I hear it all the time, moms telling me how they feel like a “bad mom” if they decide to go out for a girls night out, or set a goal that also requires them to be away from their family more. Maybe it’s training for a race, or deciding to start a business that requires them to travel some weekends.
If you’re familiar with what I’m talking about, then you’re probably also well aware of the term, “mom-guilt”.
What is “Mom-Guilt”?
Let’s take a second to clarify – Having the urge and desire to want to be with your kids while you’re out doing something else, whether it be going to work or self-care related, is not mom-guilt. It’s a natural feeling to miss your family when you’re not with them and more than anything, it’s a sign that you’re a caring and loving mom that enjoys spending time with your family. In my opinion, in moderation, this isn’t bad. It’s healthy to miss your family and be excited to see them again.
Mom-guilt, on the other hand, is feeling like you’re doing something wrong (the word “guilt” is defined as “having committed a crime”) or you’re not doing what you “should” be doing.
It’s so important to recognize the difference between missing your family and full on “mom-guilt” because first, you’re absolutely not doing anything wrong by having time away from your family.
Additionally, as Brene Brown talks about in her book, Daring Greatly, guilt is a term focused on the behavior. Such as, “I feel guilty because I left my kids to go out.”, and can lead to shame, which is a reflection on oneself, “I am bad because I left my kids to go out.” Suddenly, doing a much-needed activity for a mom becomes a personal reflection of one’s self.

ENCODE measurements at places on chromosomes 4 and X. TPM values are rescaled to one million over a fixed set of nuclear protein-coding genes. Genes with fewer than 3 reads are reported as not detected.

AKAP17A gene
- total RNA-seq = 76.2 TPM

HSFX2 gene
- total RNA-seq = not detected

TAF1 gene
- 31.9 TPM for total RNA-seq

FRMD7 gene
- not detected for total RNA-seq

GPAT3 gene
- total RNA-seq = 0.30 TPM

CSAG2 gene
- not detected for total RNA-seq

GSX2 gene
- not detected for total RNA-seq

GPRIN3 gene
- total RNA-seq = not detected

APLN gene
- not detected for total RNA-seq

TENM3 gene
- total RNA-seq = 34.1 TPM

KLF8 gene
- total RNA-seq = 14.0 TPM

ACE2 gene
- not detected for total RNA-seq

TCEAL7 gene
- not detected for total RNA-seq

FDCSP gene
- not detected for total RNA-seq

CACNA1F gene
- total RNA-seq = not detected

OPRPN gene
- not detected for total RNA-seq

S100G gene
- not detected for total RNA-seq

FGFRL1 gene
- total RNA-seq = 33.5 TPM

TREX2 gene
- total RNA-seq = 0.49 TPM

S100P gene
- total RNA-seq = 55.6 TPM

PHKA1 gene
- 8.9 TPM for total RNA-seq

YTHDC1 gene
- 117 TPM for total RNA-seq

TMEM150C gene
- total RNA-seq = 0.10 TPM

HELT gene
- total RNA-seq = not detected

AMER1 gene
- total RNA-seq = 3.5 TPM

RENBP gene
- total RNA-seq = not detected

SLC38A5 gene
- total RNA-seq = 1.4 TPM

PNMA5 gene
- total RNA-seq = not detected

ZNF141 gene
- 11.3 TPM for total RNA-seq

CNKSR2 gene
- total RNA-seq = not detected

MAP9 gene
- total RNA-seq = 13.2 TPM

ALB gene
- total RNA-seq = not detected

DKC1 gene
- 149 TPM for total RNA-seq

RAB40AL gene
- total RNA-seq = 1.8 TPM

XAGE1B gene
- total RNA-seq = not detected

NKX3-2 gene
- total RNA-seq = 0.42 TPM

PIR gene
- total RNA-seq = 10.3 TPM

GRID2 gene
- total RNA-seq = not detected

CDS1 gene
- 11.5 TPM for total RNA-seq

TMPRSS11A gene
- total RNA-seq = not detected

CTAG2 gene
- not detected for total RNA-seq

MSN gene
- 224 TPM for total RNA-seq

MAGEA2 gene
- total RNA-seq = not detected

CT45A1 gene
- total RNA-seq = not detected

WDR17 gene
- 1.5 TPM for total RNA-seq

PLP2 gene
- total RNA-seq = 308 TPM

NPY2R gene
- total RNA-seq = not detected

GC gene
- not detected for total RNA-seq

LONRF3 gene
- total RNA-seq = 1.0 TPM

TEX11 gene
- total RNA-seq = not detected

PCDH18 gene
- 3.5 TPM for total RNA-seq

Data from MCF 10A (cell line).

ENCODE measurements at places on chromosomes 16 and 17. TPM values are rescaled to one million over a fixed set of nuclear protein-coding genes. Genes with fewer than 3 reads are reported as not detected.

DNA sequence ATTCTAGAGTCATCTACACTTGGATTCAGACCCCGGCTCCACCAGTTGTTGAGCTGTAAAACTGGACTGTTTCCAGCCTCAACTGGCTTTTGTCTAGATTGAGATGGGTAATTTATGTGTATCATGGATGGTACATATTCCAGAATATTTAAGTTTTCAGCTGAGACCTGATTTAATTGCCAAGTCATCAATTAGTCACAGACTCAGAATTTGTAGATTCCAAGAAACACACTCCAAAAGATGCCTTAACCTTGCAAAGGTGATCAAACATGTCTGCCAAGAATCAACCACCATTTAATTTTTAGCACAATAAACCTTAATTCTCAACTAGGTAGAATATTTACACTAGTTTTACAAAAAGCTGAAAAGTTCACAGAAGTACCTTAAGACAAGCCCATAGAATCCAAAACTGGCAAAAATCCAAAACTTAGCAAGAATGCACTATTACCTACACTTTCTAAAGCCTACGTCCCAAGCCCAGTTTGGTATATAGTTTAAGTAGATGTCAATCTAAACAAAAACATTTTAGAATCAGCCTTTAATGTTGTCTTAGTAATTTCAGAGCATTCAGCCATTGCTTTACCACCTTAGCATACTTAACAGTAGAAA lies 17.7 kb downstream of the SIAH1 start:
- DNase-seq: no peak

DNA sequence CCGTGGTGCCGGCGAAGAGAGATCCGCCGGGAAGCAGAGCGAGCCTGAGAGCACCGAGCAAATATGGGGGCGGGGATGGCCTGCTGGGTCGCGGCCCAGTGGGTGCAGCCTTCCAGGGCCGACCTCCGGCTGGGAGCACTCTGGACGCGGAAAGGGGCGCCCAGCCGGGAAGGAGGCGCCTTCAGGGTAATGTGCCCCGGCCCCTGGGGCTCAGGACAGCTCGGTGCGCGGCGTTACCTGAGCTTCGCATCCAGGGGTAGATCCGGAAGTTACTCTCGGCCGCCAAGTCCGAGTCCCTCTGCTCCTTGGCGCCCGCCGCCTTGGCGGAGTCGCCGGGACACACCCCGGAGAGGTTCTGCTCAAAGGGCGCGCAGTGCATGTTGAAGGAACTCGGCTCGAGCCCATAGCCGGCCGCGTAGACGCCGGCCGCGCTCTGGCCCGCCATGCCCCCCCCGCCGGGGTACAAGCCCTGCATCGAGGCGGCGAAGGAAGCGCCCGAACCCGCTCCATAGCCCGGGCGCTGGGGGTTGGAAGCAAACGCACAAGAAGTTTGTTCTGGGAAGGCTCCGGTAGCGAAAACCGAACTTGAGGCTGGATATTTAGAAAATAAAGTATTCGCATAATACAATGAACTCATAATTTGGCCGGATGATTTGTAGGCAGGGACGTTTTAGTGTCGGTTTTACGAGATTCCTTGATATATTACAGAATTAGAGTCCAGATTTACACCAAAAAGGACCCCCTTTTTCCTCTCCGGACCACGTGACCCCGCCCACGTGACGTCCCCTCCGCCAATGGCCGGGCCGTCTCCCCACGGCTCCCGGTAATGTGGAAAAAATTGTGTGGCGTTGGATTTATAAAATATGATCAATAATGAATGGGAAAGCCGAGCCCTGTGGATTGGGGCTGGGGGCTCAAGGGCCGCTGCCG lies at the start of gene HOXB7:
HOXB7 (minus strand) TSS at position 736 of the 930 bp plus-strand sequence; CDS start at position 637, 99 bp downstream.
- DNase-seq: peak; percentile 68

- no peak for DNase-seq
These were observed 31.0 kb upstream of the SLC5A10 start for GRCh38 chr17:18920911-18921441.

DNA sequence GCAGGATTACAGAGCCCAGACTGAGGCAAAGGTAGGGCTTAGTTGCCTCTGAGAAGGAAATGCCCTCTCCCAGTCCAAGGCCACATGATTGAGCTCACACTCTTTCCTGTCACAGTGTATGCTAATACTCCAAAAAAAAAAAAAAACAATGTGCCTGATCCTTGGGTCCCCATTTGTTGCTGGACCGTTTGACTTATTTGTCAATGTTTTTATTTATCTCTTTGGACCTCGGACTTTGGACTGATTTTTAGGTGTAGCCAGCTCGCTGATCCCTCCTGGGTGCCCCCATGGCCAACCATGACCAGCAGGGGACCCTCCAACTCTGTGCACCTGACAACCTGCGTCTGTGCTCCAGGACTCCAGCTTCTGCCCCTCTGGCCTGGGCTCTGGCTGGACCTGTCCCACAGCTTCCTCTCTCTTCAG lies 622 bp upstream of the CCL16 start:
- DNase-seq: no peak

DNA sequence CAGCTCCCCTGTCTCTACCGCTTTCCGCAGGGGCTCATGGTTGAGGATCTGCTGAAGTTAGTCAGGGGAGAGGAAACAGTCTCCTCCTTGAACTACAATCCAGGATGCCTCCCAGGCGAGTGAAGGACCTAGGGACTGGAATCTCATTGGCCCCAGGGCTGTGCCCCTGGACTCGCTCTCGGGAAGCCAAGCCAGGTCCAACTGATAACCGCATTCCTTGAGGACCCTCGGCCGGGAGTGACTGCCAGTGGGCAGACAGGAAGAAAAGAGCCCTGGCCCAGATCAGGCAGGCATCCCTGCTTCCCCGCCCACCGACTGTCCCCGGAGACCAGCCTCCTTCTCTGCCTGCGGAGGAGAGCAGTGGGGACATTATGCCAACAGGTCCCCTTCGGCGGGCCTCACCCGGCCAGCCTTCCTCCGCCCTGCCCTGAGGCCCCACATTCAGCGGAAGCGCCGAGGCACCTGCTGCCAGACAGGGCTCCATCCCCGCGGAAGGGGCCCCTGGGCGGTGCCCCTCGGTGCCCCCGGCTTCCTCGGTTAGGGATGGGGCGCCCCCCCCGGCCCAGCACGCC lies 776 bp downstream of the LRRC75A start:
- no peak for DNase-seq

An innocent activity, like going out with friends, is self-identifying with being a bad person. And, that is exactly why having awareness of your feelings and knowing how you’re feeling so you can stop the downward spiral of critical thoughts before they get out of hand.
If you’ve ever felt the previously described “mom-guilt” or worse, “mom-shame”, it’s important to take a step back and re-evaluate why you might be feeling this way, as well as ask yourself a couple of questions:
- Am I feeling this way because I’m feeling judged by someone else?
- If yes, do they have a right to judge me? (Trick question – the answer is always “no!”)
- Will taking care of my own needs first help me feel taken care of?
- How do I show up when all my needs are taken care of?
- Am I happier, more present, or more patient when I show up this way?
- What example do I want to show my daughter to model after if/when she becomes a mom?
Reflecting on the value of making yourself a priority when it comes to the benefits of your family is important. In other words – investing in yourself by making yourself a priority is investing in your family.
And if you need some more points around why making yourself a priority is important, I have a few right here for you:
It’s about quality, not quantity
When your kids are older, they aren’t going to remember the endless hours you spent with them. They’ll remember the memories you make with them, the time you spend playing with them and laughing with them. I once had a coach tell me about how she keeps a sign in her kitchen that says, “Be the Mom Your Want Them to Remember.”
It’s such a great reminder in the moments when I’m feeling less than stellar. I quickly think of why I’m not at my best and what I need to give myself to get there, and the answer usually becomes clear.
You’ll be happier and more patient